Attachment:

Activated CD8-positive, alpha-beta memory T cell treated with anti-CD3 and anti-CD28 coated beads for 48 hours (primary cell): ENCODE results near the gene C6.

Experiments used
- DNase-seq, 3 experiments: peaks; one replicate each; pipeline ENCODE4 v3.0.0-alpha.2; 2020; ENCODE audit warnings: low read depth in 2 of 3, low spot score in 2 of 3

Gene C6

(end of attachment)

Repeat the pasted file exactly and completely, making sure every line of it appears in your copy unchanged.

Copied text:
Activated CD8-positive, alpha-beta memory T cell treated with anti-CD3 and anti-CD28 coated beads for 48 hours (primary cell): ENCODE results near the gene C6.

Experiments used
- DNase-seq, 3 experiments: peaks; one replicate each; pipeline ENCODE4 v3.0.0-alpha.2; 2020; ENCODE audit warnings: low read depth in 2 of 3, low spot score in 2 of 3

Gene C6